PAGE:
4 mins read
It may only be 2022, but in this decade the world is already proving to be a very different place to the decade before.
The coronavirus pandemic has changed ways of working for good, and now the rising cost of living and the war in Ukraine is impacting people’s lives, supply chains and the wider geopolitical landscape. The shocking and tragic consequences of these world events are well-known, but they also represent critical challenges for businesses when it comes to cyber security.
The Department for Digital, Culture, Media & Sport (DCMS) recently published its Cyber Security Breaches Survey 2022 in which it found that within the last 12 months 39% of UK businesses had identified they had been victim of a cyber-attack, this was broadly consistent with the previous year however the danger is that companies that do not have sufficiently mature monitoring and detection technology in place are less likely to be able to detect an attack, meaning the actual figure in the UK could be far higher.
Of the 39% of UK businesses that did identify an attack, the most common threat was phishing attempts (83%) followed by more sophisticated attacks such as a denial of service, malware, or ransomware (21%). With high profile attacks and the continued rise in ransomware and data breaches, cyber security is rightly being recognised in boardrooms. However, with the risks that exist today, more needs to be done.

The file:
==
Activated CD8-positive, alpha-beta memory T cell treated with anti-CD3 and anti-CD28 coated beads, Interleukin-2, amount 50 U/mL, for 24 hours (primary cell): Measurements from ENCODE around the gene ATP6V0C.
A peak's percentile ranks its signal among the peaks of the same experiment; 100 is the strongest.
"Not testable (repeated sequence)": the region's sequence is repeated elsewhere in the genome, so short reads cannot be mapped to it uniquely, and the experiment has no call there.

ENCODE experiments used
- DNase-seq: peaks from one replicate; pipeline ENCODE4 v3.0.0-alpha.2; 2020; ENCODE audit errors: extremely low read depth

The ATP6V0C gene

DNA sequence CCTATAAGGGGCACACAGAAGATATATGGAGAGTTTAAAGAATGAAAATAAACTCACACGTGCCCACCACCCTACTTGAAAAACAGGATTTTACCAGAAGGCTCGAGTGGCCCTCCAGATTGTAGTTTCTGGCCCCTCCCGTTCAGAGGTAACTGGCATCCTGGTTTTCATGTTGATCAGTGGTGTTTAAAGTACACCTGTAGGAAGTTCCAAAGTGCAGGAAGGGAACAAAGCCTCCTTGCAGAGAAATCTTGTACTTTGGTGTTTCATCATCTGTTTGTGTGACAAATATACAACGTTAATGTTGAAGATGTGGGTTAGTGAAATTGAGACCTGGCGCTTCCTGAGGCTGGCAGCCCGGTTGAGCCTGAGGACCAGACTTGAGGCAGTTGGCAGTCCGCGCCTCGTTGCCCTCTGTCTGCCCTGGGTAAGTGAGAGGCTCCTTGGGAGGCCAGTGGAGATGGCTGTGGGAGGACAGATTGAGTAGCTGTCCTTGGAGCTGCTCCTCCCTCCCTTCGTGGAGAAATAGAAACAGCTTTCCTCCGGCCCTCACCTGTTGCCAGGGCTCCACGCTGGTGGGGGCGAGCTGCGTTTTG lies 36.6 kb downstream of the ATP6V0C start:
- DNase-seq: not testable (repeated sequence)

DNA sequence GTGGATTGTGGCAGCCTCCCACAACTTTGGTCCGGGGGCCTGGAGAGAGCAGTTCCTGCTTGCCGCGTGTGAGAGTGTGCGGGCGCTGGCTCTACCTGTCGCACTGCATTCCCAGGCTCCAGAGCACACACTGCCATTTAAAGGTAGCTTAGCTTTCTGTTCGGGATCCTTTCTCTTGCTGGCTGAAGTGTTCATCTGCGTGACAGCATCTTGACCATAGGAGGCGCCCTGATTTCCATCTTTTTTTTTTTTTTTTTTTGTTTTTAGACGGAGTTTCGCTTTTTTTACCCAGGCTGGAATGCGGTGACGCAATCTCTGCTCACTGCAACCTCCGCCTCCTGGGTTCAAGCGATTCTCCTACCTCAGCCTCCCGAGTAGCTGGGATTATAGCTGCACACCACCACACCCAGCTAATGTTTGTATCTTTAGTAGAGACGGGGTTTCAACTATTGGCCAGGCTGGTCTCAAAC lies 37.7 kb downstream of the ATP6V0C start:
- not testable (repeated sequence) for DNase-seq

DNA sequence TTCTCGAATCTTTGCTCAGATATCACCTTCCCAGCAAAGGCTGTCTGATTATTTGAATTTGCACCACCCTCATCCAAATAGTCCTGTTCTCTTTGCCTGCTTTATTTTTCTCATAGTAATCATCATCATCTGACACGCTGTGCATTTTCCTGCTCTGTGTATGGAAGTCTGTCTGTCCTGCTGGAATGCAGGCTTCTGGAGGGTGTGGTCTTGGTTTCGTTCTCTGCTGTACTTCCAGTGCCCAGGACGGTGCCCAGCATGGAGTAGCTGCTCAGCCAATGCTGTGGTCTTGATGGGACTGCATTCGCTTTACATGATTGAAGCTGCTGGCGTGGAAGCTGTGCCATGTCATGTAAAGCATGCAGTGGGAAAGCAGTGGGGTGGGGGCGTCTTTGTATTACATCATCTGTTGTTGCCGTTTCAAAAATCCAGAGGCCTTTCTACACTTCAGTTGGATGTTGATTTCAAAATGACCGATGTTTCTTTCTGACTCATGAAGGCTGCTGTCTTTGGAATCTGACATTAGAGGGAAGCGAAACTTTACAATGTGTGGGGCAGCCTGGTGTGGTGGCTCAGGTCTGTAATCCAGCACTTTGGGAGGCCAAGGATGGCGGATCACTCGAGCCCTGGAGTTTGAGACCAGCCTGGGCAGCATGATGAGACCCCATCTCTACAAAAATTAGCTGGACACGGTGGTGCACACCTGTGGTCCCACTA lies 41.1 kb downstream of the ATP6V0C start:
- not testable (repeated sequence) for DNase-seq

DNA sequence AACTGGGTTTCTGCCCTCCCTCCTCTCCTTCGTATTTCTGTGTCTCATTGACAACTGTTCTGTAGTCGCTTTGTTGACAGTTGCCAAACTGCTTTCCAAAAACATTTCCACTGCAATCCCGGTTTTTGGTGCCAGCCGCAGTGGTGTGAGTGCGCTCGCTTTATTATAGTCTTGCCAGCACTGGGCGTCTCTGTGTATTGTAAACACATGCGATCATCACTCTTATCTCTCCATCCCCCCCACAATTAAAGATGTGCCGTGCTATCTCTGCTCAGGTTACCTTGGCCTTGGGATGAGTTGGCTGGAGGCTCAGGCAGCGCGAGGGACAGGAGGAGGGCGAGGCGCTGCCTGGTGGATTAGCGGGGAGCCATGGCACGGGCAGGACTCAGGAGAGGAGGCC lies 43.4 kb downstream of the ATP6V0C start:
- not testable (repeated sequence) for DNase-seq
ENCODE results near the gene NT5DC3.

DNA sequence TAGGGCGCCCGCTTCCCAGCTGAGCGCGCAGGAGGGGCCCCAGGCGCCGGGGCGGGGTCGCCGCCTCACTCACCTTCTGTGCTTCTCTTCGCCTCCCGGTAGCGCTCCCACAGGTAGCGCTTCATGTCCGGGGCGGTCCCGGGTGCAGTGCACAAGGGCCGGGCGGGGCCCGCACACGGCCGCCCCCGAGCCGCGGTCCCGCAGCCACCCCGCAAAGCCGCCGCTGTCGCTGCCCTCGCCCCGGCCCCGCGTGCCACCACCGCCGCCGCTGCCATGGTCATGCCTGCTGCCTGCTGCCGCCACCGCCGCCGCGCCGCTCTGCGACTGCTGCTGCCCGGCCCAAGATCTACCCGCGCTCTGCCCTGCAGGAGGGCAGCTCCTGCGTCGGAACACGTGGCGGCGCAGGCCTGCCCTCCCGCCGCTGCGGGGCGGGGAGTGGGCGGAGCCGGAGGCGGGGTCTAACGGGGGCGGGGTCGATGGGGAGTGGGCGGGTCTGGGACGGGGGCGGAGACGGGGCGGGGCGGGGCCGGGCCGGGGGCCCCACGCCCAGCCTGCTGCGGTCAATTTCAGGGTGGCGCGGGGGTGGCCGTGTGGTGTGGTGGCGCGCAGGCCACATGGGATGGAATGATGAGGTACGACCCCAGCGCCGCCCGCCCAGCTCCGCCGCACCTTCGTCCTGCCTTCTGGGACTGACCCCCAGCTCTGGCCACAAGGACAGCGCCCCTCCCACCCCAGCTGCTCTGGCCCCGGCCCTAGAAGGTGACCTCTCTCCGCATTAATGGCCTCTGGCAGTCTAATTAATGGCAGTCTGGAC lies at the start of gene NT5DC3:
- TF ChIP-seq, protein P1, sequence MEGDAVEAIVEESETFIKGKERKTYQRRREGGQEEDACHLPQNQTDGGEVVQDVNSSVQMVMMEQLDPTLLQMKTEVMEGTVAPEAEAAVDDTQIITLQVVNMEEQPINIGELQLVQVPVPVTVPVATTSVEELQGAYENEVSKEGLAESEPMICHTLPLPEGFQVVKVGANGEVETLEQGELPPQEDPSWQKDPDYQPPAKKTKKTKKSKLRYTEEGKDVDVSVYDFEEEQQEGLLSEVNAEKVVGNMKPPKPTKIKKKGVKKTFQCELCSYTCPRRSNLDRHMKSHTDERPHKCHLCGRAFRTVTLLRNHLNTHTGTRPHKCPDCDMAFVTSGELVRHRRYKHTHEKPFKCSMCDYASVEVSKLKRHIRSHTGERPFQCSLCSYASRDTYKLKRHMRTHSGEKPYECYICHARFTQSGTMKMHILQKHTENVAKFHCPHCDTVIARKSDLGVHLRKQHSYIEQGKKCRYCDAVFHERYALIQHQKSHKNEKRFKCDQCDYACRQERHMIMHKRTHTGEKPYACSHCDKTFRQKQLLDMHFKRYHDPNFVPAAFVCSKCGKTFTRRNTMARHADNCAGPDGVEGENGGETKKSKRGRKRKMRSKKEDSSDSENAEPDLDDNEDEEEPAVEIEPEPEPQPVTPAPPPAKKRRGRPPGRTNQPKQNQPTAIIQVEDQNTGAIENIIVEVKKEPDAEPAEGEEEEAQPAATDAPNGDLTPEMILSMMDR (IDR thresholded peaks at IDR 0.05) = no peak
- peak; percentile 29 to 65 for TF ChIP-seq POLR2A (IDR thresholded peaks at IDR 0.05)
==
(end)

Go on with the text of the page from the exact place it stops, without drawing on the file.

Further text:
Don’t let your pandemic response become your permanent response
At the beginning of the coronavirus pandemic businesses quickly pivoted to enable their employees to work from home. This agile way of working ensured that they could continue to operate and serve their customers while protecting their staff. But the sudden change to working from home meant that many businesses opted for quick ‘sticking plaster’ approaches to cyber security. Now that the ‘new normal’ is our permanent normal, it’s time for businesses to take stock and simplify their cyber security practices.